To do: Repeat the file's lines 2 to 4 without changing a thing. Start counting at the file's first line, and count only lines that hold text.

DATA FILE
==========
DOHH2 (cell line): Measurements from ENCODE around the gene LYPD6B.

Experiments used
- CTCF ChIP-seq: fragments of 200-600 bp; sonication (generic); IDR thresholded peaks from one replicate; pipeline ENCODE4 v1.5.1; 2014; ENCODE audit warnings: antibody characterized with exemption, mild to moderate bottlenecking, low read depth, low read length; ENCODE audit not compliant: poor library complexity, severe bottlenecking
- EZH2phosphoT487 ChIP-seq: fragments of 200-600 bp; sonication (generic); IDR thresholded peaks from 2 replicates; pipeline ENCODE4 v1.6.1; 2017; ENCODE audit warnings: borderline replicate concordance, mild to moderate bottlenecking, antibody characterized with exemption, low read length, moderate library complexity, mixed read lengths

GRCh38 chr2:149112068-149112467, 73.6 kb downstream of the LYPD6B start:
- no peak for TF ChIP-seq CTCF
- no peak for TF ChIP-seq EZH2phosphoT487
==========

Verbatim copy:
Experiments used
- CTCF ChIP-seq: fragments of 200-600 bp; sonication (generic); IDR thresholded peaks from one replicate; pipeline ENCODE4 v1.5.1; 2014; ENCODE audit warnings: antibody characterized with exemption, mild to moderate bottlenecking, low read depth, low read length; ENCODE audit not compliant: poor library complexity, severe bottlenecking
- EZH2phosphoT487 ChIP-seq: fragments of 200-600 bp; sonication (generic); IDR thresholded peaks from 2 replicates; pipeline ENCODE4 v1.6.1; 2017; ENCODE audit warnings: borderline replicate concordance, mild to moderate bottlenecking, antibody characterized with exemption, low read length, moderate library complexity, mixed read lengths